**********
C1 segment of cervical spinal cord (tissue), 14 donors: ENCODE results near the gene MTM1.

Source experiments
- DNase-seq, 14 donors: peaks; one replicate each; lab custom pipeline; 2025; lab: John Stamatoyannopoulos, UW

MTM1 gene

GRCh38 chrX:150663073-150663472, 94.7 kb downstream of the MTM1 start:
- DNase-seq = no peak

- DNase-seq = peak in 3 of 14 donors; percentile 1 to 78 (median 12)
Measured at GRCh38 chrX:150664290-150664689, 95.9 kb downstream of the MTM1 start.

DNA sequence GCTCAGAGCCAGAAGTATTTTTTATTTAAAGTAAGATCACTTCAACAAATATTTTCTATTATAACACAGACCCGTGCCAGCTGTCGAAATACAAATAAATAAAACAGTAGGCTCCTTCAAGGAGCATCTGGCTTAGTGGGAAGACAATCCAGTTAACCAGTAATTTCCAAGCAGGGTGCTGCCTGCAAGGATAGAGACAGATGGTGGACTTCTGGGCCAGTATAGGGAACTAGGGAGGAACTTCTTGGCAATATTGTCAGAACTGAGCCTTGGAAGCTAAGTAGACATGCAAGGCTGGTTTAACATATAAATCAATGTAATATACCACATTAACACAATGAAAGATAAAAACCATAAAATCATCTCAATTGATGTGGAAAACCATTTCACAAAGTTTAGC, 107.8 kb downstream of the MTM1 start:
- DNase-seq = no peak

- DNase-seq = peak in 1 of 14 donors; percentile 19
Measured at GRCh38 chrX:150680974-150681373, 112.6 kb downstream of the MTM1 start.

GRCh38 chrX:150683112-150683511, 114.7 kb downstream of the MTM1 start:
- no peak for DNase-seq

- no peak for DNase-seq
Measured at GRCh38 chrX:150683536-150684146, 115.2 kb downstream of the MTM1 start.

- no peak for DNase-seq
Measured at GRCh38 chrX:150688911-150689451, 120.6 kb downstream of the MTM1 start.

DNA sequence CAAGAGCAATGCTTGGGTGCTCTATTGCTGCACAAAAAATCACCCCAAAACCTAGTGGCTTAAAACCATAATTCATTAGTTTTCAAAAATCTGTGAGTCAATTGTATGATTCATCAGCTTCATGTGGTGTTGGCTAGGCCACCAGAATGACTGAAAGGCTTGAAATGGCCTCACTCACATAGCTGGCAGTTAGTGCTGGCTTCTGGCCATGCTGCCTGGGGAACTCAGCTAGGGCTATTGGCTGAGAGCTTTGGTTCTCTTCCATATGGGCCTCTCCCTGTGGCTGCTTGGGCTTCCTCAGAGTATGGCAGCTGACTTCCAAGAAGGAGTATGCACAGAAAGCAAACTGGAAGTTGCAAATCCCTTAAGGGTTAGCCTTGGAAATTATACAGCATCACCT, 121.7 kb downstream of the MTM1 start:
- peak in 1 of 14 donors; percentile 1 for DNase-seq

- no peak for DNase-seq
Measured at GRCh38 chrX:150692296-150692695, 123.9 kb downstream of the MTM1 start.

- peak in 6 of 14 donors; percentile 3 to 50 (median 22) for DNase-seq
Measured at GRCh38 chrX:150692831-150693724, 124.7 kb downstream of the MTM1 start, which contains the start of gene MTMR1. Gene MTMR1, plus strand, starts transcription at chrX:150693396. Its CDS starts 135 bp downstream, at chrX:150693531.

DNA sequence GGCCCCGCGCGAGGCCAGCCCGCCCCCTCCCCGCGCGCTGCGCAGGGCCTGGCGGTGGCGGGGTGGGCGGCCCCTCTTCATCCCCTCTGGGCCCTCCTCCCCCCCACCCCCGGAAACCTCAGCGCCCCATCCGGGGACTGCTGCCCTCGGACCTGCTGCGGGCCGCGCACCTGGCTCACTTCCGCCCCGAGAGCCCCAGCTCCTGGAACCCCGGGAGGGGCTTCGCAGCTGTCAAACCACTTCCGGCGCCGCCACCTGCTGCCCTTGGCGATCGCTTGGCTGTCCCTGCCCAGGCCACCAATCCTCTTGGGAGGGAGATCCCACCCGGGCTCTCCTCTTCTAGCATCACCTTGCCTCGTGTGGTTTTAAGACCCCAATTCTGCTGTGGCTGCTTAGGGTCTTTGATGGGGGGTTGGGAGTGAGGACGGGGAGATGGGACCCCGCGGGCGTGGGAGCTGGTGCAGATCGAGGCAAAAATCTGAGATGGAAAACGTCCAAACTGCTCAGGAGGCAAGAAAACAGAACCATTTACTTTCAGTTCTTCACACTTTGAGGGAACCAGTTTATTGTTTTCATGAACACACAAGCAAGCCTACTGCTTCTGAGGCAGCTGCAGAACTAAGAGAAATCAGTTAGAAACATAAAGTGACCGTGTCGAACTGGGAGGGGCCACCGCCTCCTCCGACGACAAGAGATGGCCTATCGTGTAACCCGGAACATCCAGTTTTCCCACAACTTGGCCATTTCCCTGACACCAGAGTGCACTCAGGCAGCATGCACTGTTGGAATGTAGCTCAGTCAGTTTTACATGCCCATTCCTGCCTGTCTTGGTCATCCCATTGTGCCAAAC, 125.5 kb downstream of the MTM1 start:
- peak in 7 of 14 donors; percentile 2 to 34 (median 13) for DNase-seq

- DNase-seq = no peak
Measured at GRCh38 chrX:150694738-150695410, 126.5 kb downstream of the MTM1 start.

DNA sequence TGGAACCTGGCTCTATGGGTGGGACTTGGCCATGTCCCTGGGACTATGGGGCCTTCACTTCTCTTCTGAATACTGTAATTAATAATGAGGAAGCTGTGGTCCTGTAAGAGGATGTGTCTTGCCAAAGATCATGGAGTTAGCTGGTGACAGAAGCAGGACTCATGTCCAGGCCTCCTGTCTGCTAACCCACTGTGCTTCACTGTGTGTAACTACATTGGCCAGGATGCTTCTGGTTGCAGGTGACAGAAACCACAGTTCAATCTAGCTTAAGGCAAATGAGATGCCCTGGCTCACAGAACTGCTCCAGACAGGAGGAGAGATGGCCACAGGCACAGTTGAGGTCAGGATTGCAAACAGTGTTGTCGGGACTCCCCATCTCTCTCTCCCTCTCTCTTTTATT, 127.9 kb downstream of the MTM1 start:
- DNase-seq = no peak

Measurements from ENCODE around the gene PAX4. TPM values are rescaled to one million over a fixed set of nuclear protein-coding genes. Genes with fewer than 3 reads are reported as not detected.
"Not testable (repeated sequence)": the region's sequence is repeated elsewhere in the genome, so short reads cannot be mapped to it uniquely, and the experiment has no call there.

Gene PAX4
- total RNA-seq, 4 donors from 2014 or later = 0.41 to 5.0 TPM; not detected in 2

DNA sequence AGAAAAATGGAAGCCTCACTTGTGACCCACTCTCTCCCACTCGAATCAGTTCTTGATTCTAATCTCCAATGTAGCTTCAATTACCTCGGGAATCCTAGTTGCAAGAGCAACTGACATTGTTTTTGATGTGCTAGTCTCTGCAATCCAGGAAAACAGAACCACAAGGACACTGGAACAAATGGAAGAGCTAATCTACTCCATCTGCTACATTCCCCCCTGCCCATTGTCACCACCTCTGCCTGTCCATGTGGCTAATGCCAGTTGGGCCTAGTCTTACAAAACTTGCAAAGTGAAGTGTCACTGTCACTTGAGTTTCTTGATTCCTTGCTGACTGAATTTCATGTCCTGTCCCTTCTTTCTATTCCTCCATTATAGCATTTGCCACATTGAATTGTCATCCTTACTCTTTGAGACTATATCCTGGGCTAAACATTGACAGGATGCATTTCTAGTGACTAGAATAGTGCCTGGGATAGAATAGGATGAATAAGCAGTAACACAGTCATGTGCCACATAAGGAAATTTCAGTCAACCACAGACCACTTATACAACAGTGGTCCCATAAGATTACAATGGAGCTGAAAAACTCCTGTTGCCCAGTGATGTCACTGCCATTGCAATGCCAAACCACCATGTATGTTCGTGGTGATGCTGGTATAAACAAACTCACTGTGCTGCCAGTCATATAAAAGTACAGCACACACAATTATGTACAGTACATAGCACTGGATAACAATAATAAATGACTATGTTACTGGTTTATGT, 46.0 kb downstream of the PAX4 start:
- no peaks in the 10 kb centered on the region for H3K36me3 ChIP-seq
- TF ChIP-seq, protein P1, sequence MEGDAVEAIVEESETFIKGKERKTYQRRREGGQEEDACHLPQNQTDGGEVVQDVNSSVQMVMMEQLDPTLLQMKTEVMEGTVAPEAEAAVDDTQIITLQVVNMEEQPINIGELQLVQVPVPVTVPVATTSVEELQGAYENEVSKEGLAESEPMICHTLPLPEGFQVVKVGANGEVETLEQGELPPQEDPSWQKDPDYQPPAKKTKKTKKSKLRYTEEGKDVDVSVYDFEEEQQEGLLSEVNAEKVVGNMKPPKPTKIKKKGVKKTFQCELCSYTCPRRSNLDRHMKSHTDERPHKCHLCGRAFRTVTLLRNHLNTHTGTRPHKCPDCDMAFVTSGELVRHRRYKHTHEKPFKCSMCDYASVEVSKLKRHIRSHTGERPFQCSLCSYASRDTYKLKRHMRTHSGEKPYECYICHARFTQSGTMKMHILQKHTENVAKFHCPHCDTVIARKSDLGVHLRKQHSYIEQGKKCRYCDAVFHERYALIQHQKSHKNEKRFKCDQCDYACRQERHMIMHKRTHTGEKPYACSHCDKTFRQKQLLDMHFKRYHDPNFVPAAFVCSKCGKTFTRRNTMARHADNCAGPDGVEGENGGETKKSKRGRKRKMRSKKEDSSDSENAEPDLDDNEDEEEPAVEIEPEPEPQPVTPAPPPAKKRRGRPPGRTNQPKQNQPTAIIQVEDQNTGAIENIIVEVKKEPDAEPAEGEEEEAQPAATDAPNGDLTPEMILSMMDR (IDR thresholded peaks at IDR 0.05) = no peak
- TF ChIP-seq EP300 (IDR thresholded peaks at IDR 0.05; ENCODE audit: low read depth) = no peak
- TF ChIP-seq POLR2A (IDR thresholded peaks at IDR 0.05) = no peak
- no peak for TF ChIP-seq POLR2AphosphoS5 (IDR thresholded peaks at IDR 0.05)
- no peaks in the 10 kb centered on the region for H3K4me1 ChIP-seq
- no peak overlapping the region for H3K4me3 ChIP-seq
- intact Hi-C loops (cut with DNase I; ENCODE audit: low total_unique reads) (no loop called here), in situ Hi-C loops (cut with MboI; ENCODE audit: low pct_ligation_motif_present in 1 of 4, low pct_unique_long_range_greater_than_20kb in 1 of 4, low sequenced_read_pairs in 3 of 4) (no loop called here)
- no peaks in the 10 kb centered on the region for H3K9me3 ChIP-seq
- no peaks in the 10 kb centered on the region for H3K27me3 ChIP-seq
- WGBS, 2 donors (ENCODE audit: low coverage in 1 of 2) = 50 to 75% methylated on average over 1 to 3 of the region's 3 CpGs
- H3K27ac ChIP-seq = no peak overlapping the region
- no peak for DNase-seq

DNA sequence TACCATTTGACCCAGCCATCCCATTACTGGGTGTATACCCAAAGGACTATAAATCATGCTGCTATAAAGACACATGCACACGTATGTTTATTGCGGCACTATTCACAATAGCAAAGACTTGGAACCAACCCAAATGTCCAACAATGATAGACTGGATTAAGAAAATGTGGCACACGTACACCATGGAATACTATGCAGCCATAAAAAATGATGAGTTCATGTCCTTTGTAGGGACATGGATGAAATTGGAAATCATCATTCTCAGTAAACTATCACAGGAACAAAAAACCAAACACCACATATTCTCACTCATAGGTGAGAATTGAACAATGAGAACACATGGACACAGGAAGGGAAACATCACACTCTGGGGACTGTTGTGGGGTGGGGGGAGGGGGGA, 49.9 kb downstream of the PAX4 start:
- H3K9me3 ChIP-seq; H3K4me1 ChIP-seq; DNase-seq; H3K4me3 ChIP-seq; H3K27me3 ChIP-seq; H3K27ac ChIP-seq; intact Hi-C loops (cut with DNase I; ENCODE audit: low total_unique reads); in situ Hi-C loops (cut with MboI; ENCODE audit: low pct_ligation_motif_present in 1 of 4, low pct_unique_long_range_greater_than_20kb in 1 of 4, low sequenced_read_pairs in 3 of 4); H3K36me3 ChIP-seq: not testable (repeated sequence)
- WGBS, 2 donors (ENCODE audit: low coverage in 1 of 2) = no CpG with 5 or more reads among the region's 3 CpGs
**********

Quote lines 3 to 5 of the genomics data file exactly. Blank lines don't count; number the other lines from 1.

- DNase-seq, 14 donors: peaks; one replicate each; lab custom pipeline; 2025; lab: John Stamatoyannopoulos, UW

MTM1 gene

GRCh38 chrX:150663073-150663472, 94.7 kb downstream of the MTM1 start: